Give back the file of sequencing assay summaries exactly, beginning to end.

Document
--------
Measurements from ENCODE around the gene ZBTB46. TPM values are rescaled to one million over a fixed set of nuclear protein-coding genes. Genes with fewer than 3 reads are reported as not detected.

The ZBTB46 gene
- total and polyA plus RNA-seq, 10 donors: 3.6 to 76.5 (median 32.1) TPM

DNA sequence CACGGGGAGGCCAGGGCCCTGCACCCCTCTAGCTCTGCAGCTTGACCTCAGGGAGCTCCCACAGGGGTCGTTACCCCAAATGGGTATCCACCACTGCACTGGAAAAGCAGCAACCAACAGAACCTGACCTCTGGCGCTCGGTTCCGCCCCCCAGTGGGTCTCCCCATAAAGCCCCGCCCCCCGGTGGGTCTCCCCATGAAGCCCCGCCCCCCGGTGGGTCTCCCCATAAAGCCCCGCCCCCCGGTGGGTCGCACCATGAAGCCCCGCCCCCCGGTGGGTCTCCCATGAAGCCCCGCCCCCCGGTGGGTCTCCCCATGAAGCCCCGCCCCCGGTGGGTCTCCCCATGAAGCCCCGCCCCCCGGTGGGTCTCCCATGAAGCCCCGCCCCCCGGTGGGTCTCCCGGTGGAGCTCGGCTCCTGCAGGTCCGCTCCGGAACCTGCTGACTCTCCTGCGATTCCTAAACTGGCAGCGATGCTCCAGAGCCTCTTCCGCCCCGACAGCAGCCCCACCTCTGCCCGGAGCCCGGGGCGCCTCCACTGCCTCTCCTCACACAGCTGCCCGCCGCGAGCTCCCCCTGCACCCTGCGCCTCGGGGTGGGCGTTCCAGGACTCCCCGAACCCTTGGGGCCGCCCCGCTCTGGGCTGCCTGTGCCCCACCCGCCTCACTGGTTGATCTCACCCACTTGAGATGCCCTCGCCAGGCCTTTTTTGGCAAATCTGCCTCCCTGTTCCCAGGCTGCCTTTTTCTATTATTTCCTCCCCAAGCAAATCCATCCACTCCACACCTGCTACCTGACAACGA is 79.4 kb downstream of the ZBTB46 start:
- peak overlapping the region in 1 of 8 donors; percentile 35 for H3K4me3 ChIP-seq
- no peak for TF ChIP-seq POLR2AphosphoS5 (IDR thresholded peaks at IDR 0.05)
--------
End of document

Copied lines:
Measurements from ENCODE around the gene ZBTB46. TPM values are rescaled to one million over a fixed set of nuclear protein-coding genes. Genes with fewer than 3 reads are reported as not detected.

The ZBTB46 gene
- total and polyA plus RNA-seq, 10 donors: 3.6 to 76.5 (median 32.1) TPM

DNA sequence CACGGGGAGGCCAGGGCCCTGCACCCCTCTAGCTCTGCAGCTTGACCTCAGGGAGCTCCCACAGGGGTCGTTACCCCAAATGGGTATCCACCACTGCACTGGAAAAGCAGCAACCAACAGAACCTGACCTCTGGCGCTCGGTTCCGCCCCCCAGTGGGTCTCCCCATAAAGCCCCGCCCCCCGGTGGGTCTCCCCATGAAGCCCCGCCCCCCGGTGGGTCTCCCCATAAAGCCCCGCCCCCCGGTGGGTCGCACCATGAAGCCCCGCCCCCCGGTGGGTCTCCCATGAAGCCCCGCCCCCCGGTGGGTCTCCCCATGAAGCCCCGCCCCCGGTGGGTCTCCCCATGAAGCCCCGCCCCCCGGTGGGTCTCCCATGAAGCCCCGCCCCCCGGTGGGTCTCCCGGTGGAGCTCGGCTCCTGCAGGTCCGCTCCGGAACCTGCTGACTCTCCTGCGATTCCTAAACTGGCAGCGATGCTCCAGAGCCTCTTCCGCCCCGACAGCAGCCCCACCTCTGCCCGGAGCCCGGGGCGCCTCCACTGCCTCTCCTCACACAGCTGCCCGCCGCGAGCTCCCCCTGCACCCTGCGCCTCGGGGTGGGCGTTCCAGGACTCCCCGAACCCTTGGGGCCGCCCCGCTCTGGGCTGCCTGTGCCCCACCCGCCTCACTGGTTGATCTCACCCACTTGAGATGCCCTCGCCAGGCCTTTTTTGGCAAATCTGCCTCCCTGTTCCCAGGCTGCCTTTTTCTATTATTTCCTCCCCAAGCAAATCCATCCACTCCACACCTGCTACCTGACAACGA is 79.4 kb downstream of the ZBTB46 start:
- peak overlapping the region in 1 of 8 donors; percentile 35 for H3K4me3 ChIP-seq
- no peak for TF ChIP-seq POLR2AphosphoS5 (IDR thresholded peaks at IDR 0.05)